And yet, against all odds, as a 16-year-old high school dropout and homeless teen, Ness recruited the lineup that would set things on fire musically in 1978. It wasn’t long before Social D would become the West Coast’s answer to the pioneering punk bands/scenes exploding in New York (The Ramones), London (Sex Pistols and The Clash), and Detroit (The Stooges and MC5).
What Ness and his Orange County foursome Social Distortion did to differentiate themselves from the pack was mix a melting pot of hard rock, rhythm and blues, and country. Along with the likes of X, The Blasters, Los Lobos, and others, Ness put Los Angeles on the punk world map.
Move ahead four decades to 2022 and Ness, who just turned 60 in April and is performing two shows with Social Distortion this weekend at Marquee Theatre in Tempe, has not only persevered, he’s outlived many of his punk pioneer compatriots.
“It feels good to be alive,” Ness says in a recent call. “But a lot of that is just we’ve got a good work ethic. We established that by 1986. I got a good work ethic from realizing that if I want to do this, I’ve got to get serious – man hours pay off.”
Lately, that includes touring the world, plus working on material for a forthcoming record, the band’s eighth LP and first in 11 years, since Hard Times and Nursery Rhymes saw its climb to No. 4 on the Billboard album charts.
The band did play some U.S. dates from last fall through late spring (including a return to AZ Bike Week in Scottsdale in April). But the summer dates in Europe were “incredible,” Ness says, and included shows in cities they had never performed in, including Warsaw, Poland, and Athens, Greece.
“It was kind of eye-opening, realizing that we need to go [to Europe] more often. It’s stupid not to. The attendance and the energy from the crowd couldn’t have been better.
Being back on the road gives Ness and the rest of Social D the chance to test some of the new material that will possibly be on the forthcoming album, songs like “The Way Things Were,” “Born to Kill,” “Tonight,” and “Over You.”
Ness says the band had nailed down a selection of potential final cuts, but since coming back from touring Europe, they’re now looking at additional potential tracks, making the final selection harder.
“My goal with every record is to outdo the last one,” he says. “It’s just kind of standard. I think the songwriting on here is, I don’t want to say elevated, but has a lot more preparation. Before COVID hit, there was a couple of months of preproduction to get reference recordings of these songs,” explains Ness.
So, now the big question becomes: What will the new Social Distortion album sound like?
“To me, these songs are not much of a departure,” Ness says. “They fit right in. Some of the songwriting for this album began 20 years go. A couple of songs I just felt were strong and never got finished. That’s the style I was writing right before we recorded White Light, White Heat, White Trash” (the band’s fifth album from 1996).
Some surprising influences are making their way into Ness’ album direction.
“Honestly, I have been listening to records for production value, and I can’t stop listening to early AC/DC now,” Ness says. “I was never turned on to them as a teenager, and so I got into them later on, just like I got into Tom Petty later on. But there’s so many similarities to the writing on this record to early AC/DC, I’m listening to the guitar work; it’s so similar, mainly it’s the driving groove that they have, they’re just so primitive but effective.”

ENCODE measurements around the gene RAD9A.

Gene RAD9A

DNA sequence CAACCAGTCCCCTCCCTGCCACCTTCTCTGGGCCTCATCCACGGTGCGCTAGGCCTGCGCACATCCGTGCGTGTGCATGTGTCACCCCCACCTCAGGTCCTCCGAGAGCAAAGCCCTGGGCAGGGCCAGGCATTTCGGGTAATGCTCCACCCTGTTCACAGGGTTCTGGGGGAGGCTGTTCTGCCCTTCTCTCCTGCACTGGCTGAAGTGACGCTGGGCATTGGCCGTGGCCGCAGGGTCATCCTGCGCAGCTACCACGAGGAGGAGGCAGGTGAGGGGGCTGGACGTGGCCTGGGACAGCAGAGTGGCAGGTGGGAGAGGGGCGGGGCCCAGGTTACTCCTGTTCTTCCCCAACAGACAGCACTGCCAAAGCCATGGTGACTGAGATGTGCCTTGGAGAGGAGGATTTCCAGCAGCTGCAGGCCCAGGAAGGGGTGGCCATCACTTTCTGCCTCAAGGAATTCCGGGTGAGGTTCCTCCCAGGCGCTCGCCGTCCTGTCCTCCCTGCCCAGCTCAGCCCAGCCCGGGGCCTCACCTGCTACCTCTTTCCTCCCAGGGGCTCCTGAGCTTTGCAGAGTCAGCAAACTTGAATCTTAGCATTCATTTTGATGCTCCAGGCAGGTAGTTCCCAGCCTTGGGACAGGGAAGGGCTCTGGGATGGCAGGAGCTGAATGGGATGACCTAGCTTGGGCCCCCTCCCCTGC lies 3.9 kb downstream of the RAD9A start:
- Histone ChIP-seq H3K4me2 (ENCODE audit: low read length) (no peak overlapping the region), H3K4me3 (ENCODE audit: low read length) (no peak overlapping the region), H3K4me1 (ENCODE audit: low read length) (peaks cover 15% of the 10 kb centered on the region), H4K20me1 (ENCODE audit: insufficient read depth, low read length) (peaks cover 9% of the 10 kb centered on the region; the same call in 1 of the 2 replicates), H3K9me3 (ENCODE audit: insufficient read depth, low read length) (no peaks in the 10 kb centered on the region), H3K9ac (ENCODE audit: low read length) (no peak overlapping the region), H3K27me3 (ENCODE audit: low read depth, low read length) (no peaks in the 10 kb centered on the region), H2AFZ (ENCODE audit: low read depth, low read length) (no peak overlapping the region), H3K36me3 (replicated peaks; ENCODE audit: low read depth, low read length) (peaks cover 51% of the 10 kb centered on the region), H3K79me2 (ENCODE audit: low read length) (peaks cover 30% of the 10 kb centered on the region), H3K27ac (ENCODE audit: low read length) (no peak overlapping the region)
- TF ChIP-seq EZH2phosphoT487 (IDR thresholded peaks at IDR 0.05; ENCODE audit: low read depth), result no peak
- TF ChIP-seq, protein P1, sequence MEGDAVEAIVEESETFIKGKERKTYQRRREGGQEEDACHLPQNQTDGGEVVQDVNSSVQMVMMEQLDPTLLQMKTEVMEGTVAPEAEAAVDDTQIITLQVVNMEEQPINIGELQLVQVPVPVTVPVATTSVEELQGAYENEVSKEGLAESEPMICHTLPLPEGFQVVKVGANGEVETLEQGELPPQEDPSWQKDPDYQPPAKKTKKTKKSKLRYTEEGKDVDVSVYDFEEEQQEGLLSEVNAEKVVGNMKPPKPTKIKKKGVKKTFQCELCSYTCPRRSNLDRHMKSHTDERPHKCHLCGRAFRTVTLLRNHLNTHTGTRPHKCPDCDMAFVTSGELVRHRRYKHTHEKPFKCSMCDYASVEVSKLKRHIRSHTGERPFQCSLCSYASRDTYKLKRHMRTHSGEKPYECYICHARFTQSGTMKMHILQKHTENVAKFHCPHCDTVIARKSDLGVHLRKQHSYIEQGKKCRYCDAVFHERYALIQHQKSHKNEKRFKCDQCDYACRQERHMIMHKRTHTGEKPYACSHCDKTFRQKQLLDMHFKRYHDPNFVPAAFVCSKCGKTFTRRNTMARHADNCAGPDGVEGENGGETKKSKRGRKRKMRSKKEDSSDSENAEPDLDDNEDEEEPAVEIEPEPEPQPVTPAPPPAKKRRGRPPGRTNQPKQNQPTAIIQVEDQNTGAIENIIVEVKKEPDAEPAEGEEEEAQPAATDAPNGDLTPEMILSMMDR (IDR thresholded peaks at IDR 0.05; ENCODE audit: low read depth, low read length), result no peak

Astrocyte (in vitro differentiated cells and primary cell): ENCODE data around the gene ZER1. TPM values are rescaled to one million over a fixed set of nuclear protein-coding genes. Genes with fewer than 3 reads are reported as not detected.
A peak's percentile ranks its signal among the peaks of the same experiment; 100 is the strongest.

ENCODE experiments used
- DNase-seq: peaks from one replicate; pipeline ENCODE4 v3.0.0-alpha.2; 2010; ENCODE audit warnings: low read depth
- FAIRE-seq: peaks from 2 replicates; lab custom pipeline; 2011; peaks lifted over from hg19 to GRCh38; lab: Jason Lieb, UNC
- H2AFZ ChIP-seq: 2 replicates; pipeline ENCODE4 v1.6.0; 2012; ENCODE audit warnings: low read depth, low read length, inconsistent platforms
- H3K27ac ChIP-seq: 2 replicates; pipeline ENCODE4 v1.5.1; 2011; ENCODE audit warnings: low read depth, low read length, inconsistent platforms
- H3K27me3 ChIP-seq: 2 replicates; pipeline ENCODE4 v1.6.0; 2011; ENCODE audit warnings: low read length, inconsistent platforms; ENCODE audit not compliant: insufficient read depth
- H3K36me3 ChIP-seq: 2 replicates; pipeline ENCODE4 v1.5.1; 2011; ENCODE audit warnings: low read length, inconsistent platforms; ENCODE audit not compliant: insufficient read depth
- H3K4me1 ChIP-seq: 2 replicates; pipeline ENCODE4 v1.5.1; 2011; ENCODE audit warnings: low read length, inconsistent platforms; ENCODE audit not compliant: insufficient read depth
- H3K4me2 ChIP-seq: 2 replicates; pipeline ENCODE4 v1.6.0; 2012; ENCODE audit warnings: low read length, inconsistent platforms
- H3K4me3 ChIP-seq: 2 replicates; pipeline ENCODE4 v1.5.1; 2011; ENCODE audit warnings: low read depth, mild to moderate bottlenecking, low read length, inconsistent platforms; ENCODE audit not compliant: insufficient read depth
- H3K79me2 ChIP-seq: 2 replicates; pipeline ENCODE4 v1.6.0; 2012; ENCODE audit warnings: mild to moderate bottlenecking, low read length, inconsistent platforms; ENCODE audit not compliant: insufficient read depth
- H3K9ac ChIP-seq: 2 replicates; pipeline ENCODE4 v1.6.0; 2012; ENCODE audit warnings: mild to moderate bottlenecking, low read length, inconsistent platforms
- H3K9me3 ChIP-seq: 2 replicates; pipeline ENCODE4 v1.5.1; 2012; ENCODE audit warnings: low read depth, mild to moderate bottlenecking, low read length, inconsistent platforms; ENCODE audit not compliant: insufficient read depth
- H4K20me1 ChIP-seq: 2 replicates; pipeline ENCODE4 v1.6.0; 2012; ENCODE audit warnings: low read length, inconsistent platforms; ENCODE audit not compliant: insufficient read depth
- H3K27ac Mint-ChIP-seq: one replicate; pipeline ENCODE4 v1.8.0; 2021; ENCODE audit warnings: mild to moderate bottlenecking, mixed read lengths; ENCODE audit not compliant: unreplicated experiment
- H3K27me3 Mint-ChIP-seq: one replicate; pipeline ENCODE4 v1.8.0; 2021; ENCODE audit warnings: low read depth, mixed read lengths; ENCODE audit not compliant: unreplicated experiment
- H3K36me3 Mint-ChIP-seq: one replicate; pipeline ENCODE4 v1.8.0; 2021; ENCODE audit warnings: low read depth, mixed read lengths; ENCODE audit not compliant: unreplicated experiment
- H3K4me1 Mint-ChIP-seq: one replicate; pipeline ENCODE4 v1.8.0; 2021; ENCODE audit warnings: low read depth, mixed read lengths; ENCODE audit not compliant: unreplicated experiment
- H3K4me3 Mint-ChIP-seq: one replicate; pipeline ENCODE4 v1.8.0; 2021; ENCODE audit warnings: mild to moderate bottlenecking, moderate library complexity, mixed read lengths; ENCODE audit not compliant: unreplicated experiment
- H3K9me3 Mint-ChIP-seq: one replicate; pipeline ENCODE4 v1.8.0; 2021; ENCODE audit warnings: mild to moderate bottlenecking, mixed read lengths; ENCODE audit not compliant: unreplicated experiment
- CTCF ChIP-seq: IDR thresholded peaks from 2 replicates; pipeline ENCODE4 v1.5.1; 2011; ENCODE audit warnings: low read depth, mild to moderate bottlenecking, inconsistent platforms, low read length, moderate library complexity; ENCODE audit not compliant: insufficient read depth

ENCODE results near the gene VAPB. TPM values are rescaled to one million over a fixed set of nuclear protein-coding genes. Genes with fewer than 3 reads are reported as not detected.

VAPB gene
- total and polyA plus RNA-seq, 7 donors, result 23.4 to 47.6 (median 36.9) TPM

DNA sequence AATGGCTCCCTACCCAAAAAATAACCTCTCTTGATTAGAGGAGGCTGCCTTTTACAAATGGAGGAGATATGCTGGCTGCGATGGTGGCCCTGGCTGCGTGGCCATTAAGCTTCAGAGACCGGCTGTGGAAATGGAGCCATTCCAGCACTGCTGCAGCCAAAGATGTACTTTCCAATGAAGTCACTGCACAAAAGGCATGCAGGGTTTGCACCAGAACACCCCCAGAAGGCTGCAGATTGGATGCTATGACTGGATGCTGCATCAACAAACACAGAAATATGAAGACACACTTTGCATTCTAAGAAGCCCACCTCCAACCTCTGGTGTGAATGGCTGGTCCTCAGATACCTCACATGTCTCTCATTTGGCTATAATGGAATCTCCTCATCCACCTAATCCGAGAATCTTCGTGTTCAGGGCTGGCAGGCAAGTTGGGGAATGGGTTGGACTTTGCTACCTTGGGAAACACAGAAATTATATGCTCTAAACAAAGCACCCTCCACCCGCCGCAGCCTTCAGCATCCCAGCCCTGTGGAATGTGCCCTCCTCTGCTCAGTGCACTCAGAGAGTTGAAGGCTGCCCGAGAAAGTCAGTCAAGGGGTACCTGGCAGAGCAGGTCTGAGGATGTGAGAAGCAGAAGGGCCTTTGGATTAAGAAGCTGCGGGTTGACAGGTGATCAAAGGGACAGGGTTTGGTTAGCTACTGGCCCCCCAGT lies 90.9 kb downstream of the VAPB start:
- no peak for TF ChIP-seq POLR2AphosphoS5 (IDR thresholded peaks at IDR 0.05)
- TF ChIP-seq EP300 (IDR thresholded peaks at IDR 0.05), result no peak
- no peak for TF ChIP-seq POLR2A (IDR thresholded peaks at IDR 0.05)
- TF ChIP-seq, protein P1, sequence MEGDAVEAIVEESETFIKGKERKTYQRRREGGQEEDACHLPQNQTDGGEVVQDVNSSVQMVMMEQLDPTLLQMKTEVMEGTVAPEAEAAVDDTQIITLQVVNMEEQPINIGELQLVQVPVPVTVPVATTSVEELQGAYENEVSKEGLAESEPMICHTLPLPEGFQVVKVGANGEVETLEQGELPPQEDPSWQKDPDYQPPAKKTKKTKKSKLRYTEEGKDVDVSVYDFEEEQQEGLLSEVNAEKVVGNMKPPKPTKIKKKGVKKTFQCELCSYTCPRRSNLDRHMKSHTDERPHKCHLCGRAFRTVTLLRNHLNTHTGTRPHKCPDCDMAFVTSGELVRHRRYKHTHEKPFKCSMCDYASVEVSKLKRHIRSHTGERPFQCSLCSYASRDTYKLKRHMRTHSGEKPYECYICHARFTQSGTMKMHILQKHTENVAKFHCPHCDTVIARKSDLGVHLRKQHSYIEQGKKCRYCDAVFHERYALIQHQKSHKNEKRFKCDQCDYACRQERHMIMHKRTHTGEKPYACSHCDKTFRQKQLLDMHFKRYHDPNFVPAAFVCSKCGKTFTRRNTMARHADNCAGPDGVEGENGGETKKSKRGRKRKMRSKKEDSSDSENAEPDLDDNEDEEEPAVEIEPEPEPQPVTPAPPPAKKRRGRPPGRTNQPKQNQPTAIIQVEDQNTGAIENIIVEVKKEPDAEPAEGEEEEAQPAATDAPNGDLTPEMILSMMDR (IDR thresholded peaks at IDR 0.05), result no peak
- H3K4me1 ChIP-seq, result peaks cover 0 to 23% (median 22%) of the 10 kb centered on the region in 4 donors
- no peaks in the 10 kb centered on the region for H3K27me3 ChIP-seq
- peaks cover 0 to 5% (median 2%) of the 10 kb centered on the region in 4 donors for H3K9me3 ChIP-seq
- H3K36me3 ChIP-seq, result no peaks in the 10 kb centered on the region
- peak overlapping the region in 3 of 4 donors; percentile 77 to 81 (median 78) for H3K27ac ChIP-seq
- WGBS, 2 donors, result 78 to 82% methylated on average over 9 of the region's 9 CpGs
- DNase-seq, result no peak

In addition, Ness is taking inspiration from blues-based punk pioneers for the new album.
“The first wave of punk, even bands like the Dead Boys … And the Ramones were laced with ’60s girl rock, and Iggy and the Stooges … blues-based. New York Dolls … blues-based rock and roll. There’s just something about that primal, stripped-down thing I’m really into now,” he says.
Ness flew solo when producing Hard Times, but has been entertaining the thought of bringing on composer and producer Dave Sarde for the upcoming album. Sarde brings Grammy Award-winning experience, having worked with a variety of performers including Jet, Band of Horses, Wolfmother, and The Ting Tings. He also scored several films, including 21 and Zombieland.
Ness is hoping for a fall 2023 release for the album, but in the meantime, they’re back on the road, bringing 40-plus years of Social D music to grateful audiences.
For himself, and his bandmates guitarist Jonny Wickersham, bass player Brent Harding, and drummer David Hidalgo Jr, their objective goes far beyond basic success and chart status. They’re out to prove wrong the pundits that say that punk rock is a retro statement and not a relevant genre of music.
“What really bothers me, in reading through headlines and blurbs, (is people asking) ‘Is guitar rock dead, is rock ‘n’ roll dead?’ You know what, over my dead body, how about that?” Ness says. “I just want to make another record that hopefully shapes things to come for music in general. Hopefully, there’s a handful of people [in the future] that feel we made things a little better.”
Social Distortion. December 2 show is sold out, but tickets are available for the show at 8 p.m. (6:30 p.m. doors), on Saturday, December 3, at Marquee Theatre, 730 North Mill Avenue, Tempe. General admission floor seats are $39.50 plus fees. Visit the Luckyman Online website for tickets and info.
(Except for the headline, this story has not been edited by PostX News and is published from a syndicated feed.)